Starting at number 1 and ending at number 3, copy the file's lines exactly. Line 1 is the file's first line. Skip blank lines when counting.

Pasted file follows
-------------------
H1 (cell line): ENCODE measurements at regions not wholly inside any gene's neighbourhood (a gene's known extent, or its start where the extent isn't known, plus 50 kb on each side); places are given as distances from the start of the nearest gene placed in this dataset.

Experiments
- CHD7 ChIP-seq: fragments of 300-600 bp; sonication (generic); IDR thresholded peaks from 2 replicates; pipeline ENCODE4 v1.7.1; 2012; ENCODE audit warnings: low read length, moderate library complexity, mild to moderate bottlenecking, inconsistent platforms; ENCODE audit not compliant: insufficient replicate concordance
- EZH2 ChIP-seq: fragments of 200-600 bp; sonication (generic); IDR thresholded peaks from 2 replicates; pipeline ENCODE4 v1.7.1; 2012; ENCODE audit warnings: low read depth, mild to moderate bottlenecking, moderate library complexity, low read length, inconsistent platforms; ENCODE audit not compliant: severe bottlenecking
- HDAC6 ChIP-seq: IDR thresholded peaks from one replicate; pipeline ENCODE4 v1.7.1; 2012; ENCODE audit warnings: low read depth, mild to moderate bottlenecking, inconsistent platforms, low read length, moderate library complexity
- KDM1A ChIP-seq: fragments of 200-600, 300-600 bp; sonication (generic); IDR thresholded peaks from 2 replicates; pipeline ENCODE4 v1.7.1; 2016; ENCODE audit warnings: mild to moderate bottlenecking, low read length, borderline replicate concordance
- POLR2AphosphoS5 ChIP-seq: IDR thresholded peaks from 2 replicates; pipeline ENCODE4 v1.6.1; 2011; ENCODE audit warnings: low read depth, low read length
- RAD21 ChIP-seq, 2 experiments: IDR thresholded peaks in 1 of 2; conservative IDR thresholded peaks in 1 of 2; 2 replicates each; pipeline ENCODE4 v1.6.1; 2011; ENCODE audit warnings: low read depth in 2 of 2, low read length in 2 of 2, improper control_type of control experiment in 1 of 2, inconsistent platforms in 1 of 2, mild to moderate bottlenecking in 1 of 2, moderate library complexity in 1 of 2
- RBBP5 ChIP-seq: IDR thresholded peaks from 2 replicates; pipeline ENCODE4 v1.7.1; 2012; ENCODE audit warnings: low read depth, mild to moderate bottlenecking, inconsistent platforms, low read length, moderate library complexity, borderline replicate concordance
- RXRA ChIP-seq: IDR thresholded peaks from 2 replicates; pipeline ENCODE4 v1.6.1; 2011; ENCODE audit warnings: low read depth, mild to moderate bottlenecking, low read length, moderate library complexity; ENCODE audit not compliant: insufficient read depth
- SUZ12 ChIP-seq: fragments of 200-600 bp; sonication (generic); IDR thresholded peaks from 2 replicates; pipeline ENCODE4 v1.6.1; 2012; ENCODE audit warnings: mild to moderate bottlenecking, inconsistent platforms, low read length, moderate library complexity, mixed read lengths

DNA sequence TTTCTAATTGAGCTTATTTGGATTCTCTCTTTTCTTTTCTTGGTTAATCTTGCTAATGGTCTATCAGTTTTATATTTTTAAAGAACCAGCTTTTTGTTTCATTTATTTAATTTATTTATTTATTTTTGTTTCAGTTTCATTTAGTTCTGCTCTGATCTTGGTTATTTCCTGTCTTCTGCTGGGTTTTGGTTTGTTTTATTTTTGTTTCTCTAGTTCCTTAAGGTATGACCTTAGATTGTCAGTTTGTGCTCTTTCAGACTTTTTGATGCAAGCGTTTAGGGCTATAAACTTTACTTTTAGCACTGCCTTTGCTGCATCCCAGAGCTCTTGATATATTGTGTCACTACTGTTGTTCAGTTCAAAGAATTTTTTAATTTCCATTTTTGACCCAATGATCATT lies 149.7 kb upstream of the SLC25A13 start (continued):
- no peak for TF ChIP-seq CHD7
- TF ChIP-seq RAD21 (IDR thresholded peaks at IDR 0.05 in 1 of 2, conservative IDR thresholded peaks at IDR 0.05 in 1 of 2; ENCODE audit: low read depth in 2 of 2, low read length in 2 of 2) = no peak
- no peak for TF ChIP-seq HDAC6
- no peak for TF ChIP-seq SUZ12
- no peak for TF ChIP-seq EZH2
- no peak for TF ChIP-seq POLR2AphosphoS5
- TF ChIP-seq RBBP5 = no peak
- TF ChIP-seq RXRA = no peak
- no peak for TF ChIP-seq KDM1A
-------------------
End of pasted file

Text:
H1 (cell line): ENCODE measurements at regions not wholly inside any gene's neighbourhood (a gene's known extent, or its start where the extent isn't known, plus 50 kb on each side); places are given as distances from the start of the nearest gene placed in this dataset.

Experiments
- CHD7 ChIP-seq: fragments of 300-600 bp; sonication (generic); IDR thresholded peaks from 2 replicates; pipeline ENCODE4 v1.7.1; 2012; ENCODE audit warnings: low read length, moderate library complexity, mild to moderate bottlenecking, inconsistent platforms; ENCODE audit not compliant: insufficient replicate concordance